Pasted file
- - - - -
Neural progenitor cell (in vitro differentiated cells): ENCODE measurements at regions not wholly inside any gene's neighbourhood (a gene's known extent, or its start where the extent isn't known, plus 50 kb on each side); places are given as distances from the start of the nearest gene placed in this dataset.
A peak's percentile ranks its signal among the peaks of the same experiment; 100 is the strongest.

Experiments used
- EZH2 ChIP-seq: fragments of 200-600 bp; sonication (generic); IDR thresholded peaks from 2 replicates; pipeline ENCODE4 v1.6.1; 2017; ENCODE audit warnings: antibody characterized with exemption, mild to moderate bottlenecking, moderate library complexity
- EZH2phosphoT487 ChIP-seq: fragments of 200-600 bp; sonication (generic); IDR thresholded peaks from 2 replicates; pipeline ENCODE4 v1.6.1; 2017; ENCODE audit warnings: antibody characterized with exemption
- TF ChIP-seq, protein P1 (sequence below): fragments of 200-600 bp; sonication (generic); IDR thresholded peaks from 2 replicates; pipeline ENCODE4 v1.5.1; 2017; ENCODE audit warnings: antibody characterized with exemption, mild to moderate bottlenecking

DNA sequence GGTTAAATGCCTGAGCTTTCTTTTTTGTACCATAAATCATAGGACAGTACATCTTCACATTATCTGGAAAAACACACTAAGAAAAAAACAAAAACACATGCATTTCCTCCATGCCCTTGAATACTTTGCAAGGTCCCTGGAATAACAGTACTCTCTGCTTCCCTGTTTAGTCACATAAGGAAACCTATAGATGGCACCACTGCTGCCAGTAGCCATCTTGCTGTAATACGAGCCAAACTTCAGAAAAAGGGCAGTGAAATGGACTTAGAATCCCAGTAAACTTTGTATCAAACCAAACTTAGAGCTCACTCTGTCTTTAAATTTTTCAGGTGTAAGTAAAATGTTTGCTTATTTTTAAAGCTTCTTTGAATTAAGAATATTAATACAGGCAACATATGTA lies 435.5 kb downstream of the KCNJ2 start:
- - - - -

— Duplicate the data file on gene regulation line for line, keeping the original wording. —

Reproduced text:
Neural progenitor cell (in vitro differentiated cells): ENCODE measurements at regions not wholly inside any gene's neighbourhood (a gene's known extent, or its start where the extent isn't known, plus 50 kb on each side); places are given as distances from the start of the nearest gene placed in this dataset.
A peak's percentile ranks its signal among the peaks of the same experiment; 100 is the strongest.

Experiments used
- EZH2 ChIP-seq: fragments of 200-600 bp; sonication (generic); IDR thresholded peaks from 2 replicates; pipeline ENCODE4 v1.6.1; 2017; ENCODE audit warnings: antibody characterized with exemption, mild to moderate bottlenecking, moderate library complexity
- EZH2phosphoT487 ChIP-seq: fragments of 200-600 bp; sonication (generic); IDR thresholded peaks from 2 replicates; pipeline ENCODE4 v1.6.1; 2017; ENCODE audit warnings: antibody characterized with exemption
- TF ChIP-seq, protein P1 (sequence below): fragments of 200-600 bp; sonication (generic); IDR thresholded peaks from 2 replicates; pipeline ENCODE4 v1.5.1; 2017; ENCODE audit warnings: antibody characterized with exemption, mild to moderate bottlenecking

DNA sequence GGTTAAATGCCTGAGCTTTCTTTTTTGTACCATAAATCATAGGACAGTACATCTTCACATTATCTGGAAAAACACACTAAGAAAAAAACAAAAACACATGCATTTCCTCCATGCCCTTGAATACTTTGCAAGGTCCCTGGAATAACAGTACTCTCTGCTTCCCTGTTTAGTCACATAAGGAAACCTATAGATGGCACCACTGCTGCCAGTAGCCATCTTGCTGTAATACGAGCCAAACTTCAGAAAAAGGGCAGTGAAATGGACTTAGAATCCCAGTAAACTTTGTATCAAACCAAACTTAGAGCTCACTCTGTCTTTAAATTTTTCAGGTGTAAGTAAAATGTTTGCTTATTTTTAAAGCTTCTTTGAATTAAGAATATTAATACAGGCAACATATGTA lies 435.5 kb downstream of the KCNJ2 start: